The hoax about the death of the famous football player's girlfriend was wholly constructed on the Internet, but it was those same online tools that left a trail that also revealed the truth.
Media finds weird news impossible to resist, even when it sounds too silly to be true. But it can fool people especially easily when coming from a place like Japan, birthplace of wacky trends.
The Facebook Messenger app for iOS now can make voice calls, iPhone users can purchase Amazon MP3s from their device, and the fake-girlfriend story involving a football star has drawn attention to the "Catfishing" phenomenon.
There's nothing worse on Facebook than appearing to be unloved. So a Brazilian site offers to create a perfect, but entirely fake, girlfriend for you.
Social network puts its faith in Graph Search, and the Internet mourns the passing of a Web activist. Also: Java flaw fixed -- or was it?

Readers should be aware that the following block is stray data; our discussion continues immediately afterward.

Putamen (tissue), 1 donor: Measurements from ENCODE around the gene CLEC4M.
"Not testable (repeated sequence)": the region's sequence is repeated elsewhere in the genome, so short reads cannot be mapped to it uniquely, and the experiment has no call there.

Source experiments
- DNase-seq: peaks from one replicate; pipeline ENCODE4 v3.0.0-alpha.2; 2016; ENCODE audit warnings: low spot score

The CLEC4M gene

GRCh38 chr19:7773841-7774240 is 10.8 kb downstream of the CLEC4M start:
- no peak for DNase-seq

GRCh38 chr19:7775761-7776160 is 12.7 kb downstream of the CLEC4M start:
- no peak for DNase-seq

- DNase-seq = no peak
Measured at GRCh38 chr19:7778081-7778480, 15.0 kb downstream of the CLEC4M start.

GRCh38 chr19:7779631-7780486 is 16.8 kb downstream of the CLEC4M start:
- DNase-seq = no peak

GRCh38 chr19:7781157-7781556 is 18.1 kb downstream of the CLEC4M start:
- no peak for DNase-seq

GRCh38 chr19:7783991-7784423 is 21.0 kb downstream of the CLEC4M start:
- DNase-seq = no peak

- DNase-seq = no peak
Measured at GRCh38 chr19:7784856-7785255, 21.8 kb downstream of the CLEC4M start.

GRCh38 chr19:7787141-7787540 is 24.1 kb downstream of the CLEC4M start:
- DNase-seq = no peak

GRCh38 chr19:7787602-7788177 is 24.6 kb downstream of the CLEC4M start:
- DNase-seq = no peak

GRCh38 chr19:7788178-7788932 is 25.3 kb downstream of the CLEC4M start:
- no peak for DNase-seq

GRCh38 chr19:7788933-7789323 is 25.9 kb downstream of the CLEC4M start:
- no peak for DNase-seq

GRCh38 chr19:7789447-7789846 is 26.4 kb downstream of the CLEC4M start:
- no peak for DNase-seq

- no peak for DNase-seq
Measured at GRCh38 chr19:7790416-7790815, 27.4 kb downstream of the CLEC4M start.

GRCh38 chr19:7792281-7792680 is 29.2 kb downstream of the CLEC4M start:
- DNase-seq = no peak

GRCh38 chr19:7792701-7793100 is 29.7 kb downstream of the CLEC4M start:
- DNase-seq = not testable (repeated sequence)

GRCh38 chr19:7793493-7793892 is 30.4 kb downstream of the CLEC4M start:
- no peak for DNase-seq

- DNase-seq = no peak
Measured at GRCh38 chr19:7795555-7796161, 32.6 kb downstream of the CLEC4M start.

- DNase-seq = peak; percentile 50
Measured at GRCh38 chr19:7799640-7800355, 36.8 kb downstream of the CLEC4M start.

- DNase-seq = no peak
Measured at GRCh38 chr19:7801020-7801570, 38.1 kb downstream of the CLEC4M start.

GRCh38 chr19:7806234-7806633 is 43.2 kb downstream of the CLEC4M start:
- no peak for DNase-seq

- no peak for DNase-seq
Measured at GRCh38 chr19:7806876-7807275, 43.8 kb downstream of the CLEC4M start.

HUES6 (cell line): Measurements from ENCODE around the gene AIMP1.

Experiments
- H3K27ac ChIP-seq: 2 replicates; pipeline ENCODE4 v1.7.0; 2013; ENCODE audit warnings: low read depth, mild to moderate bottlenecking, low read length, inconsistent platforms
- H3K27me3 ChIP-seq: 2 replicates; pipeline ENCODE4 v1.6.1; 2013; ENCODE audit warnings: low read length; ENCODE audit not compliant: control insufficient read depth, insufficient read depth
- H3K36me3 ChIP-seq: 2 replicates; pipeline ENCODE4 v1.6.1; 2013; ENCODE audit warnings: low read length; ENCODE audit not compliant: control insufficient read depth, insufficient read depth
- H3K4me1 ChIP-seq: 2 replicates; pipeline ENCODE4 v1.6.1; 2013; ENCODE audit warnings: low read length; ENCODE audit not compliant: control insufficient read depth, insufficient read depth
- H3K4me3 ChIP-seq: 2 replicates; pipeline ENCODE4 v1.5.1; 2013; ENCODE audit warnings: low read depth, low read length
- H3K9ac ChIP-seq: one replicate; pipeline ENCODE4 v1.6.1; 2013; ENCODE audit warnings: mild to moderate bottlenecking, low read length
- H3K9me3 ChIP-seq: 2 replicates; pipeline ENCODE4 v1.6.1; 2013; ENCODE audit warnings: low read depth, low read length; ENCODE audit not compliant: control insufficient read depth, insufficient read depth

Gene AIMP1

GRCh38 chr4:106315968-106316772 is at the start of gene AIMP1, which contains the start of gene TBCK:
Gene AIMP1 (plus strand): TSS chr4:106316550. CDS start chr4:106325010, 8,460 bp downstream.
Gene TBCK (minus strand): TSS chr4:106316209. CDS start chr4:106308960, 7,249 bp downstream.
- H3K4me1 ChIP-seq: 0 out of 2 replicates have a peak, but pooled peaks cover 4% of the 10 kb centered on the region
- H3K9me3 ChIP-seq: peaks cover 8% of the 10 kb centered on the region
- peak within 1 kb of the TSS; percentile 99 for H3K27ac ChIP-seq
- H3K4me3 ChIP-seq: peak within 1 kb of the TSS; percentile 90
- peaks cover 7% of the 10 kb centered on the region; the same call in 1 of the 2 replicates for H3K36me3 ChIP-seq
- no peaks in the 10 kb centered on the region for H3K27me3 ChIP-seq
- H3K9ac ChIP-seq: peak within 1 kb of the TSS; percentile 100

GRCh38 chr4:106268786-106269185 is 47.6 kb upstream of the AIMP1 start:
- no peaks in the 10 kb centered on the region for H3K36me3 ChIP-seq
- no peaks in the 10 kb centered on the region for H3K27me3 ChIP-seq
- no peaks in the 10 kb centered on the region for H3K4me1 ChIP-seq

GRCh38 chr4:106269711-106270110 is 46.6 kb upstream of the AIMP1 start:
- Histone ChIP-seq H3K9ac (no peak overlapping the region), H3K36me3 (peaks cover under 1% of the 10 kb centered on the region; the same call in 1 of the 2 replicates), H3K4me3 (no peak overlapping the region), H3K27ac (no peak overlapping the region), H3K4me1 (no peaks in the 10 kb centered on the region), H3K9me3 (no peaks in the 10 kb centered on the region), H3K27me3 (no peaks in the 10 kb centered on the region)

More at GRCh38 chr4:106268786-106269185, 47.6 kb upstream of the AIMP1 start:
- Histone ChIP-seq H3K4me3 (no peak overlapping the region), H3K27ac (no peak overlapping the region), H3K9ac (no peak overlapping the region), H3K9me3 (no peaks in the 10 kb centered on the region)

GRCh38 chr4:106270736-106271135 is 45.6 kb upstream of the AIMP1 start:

Samsung's follow-up to its Galaxy Spica comes in two designs and is due this summer.
The pioneering e-mail protocol is under intense scrutiny by its critics, one of its originators and standards bodies trying to rescue the Internet from overdosing on spam.
Three consumer groups announce support for a proposed e-mail standard aiming to help consumers and ISPs separate legitimate e-mail from unsolicited bulk e-mail.
The brainchild of a group of Net marketers, Project Lumos aims to use a registry system to knock down spam--and help save the lucrative e-mail ad industry.